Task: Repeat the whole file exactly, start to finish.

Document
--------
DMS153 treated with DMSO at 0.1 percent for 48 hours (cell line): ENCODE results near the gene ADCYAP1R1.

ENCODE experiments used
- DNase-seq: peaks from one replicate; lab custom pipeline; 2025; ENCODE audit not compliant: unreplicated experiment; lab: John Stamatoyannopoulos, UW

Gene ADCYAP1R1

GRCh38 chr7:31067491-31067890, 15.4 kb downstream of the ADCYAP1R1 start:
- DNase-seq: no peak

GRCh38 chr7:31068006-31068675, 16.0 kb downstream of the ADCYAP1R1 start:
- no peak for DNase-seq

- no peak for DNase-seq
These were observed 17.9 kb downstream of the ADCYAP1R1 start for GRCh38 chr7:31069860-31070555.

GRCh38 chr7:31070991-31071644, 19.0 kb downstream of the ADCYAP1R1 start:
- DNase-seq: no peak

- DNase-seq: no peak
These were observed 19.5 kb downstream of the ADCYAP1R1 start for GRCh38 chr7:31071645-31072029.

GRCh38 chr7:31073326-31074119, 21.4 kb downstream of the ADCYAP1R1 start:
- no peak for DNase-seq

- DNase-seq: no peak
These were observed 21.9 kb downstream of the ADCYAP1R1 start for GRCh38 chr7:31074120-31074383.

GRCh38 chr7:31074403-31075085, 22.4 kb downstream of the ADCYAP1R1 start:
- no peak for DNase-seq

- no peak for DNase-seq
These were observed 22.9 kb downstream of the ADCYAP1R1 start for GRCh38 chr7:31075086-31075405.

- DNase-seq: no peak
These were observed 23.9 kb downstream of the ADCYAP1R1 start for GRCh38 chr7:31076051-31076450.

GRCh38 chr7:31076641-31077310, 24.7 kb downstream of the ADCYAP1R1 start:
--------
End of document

DMS153 treated with DMSO at 0.1 percent for 48 hours (cell line): ENCODE results near the gene ADCYAP1R1.

ENCODE experiments used
- DNase-seq: peaks from one replicate; lab custom pipeline; 2025; ENCODE audit not compliant: unreplicated experiment; lab: John Stamatoyannopoulos, UW

Gene ADCYAP1R1

GRCh38 chr7:31067491-31067890, 15.4 kb downstream of the ADCYAP1R1 start:
- DNase-seq: no peak

GRCh38 chr7:31068006-31068675, 16.0 kb downstream of the ADCYAP1R1 start:
- no peak for DNase-seq

- no peak for DNase-seq
These were observed 17.9 kb downstream of the ADCYAP1R1 start for GRCh38 chr7:31069860-31070555.

GRCh38 chr7:31070991-31071644, 19.0 kb downstream of the ADCYAP1R1 start:
- DNase-seq: no peak

- DNase-seq: no peak
These were observed 19.5 kb downstream of the ADCYAP1R1 start for GRCh38 chr7:31071645-31072029.

GRCh38 chr7:31073326-31074119, 21.4 kb downstream of the ADCYAP1R1 start:
- no peak for DNase-seq

- DNase-seq: no peak
These were observed 21.9 kb downstream of the ADCYAP1R1 start for GRCh38 chr7:31074120-31074383.

GRCh38 chr7:31074403-31075085, 22.4 kb downstream of the ADCYAP1R1 start:
- no peak for DNase-seq

- no peak for DNase-seq
These were observed 22.9 kb downstream of the ADCYAP1R1 start for GRCh38 chr7:31075086-31075405.

- DNase-seq: no peak
These were observed 23.9 kb downstream of the ADCYAP1R1 start for GRCh38 chr7:31076051-31076450.

GRCh38 chr7:31076641-31077310, 24.7 kb downstream of the ADCYAP1R1 start: